As you may have realized, words that are exchangeable in common English can mean very different things when defined legally. We might use any of the words “ theft,” “ robbery,” or “burglary” to describe an act of stealing. However, in legal terms these are three different charges with different consequences. Even the most minor degrees of the following charges can have you facing very serious penalties. You should always clarify with your attorney the definition and implication of legal terms, and be sure that you fully understand what you are being held to.
- Theft- Theft or “larceny” is when someone intentionally takes something of value (although “value” is a very flexible term in this context, e.g. personal sentiment is a form of value) from someone else, and plans on keeping it. By doing this the thief is denying the rightful owner rightful ownership. Theft is defined as a nonviolent and non-forceful act. In Texas the severity of the punishment is determined by the monetary value of what was stolen. Anything over $200,000 is a first degree felony, but anything under $50 is still a Class C misdemeanor.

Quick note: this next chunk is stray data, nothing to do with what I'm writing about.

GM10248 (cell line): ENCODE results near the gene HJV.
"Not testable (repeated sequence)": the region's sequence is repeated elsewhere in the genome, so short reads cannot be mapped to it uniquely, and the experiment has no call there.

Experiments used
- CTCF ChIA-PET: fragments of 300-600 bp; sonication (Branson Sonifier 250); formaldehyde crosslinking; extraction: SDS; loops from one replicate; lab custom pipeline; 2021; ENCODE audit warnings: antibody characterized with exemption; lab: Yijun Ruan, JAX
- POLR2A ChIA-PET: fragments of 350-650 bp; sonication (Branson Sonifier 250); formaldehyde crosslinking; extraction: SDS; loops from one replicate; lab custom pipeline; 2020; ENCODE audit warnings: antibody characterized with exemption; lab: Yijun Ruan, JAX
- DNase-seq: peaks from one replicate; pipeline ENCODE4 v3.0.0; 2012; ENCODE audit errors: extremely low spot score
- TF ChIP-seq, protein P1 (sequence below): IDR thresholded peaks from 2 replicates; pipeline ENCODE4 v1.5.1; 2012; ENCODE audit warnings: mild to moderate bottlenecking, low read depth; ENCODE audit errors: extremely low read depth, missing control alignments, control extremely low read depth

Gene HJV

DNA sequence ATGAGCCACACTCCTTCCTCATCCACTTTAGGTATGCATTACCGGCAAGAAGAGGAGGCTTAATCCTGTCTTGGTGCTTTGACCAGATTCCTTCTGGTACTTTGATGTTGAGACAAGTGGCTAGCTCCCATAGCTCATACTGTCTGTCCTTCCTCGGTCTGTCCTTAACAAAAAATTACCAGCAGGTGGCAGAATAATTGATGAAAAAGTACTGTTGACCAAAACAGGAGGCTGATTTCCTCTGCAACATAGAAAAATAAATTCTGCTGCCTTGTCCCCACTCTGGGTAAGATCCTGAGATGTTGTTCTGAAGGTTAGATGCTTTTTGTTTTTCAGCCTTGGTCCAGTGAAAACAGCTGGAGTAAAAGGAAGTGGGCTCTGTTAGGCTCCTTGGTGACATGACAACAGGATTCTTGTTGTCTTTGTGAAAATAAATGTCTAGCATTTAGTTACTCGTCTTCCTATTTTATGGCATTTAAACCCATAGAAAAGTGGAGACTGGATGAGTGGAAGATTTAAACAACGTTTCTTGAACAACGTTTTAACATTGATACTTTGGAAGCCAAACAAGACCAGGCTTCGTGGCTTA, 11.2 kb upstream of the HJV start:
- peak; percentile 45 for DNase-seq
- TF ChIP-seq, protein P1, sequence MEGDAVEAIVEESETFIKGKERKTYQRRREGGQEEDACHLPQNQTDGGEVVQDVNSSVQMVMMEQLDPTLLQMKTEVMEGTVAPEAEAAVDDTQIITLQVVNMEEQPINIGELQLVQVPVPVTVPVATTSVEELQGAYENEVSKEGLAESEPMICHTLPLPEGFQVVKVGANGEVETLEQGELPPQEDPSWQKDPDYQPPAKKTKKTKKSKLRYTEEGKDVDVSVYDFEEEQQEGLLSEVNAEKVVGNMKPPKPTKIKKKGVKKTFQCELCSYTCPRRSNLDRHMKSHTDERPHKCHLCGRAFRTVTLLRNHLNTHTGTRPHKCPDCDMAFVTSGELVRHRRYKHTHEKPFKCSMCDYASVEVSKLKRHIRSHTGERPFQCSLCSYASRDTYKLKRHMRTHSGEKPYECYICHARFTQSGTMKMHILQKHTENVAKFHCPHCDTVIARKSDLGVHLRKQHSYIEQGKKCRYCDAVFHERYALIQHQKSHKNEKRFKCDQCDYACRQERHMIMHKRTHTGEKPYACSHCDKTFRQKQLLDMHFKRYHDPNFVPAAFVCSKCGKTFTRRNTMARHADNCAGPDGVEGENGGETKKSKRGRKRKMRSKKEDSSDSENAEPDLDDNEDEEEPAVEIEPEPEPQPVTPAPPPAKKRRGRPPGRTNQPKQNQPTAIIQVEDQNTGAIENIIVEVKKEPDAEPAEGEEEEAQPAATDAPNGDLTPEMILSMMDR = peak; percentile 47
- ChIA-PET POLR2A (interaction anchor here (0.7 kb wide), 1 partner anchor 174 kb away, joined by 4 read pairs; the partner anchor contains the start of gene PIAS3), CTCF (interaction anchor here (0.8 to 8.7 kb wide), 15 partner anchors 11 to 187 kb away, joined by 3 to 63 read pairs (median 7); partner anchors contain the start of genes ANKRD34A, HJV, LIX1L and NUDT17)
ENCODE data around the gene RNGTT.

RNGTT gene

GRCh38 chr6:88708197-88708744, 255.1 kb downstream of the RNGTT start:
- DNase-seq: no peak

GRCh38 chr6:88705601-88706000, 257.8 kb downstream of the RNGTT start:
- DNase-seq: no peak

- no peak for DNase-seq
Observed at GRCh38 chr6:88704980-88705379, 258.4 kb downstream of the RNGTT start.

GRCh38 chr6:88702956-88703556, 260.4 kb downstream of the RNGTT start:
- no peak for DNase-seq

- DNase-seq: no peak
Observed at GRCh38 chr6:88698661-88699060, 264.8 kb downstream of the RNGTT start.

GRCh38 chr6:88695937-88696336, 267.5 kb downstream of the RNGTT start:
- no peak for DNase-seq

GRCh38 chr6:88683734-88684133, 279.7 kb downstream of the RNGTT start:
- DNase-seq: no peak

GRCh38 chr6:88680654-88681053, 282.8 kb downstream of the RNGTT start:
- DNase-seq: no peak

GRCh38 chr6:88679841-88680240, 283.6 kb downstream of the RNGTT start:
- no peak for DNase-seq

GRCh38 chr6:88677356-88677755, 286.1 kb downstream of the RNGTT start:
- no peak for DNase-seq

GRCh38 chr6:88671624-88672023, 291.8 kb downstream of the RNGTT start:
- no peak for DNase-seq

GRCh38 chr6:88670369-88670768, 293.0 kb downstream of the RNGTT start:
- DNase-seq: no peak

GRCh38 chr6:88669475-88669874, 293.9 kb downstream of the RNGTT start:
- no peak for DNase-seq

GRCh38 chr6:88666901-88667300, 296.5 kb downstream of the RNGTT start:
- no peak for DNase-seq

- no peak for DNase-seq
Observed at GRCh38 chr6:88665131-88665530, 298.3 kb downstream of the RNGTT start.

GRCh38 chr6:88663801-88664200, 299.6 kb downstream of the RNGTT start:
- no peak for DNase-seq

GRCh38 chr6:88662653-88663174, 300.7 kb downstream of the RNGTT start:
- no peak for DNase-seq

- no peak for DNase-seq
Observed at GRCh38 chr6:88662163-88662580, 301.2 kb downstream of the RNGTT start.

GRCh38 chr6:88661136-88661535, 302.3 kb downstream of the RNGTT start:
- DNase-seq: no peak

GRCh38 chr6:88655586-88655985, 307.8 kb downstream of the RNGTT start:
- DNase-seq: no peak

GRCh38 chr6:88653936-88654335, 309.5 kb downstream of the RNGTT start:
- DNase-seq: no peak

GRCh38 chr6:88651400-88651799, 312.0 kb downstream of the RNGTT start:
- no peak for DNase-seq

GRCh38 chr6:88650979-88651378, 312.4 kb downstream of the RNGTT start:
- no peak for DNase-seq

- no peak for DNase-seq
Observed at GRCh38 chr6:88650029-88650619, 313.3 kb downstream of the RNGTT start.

- Burglary- Burglary is larceny with an added element of trespassing. “Breaking and entering” is one of the necessary characteristics of burglary. A thief must unlawfully enter a property, and knowingly remove something that doesn’t belong to them with the intention of depriving its owner ownership to be charged with burglary. The owner of a property must not have given any form of consent for the thief to enter for it to be considered trespassing. Although breaking is usually said to mean removing something to enter a property or doing so forcefully (e.g. breaking a window), walking in through an open door can constitute breaking so long as the owner of that property did not extend consent. The degree of punishment varies depending on different things including whether or not force was used or there was a plan to use force. For instance, if you enter carrying a weapon the punishment will be more severe.
- Robbery- Robbery is larceny that involves violence or force. For it to be considered robbery it must be taken off the victim’s person. It’s robbery if the victim would have been able to prevent larceny (or at least attempt to prevent larceny) if the thief had not used force. Intimidation is a form of force. For instance telling a victim that you’re carrying a weapon even if you aren’t is using intimidation as force. Anything that is done to purposefully create fear in the victim so that they may comply with the larceny is considered intimidation. Most charges of robbery are identified as either simple or aggravated. The main difference being that aggravated robbery usually involves a deadly weapon.
Having robbery, burglary or theft held against you is a serious issue. You need legal support willing to fight for you immediately. Call the lawyers of Carroll Troberman, PLLC of Austin Texas when you’re in a legal bind.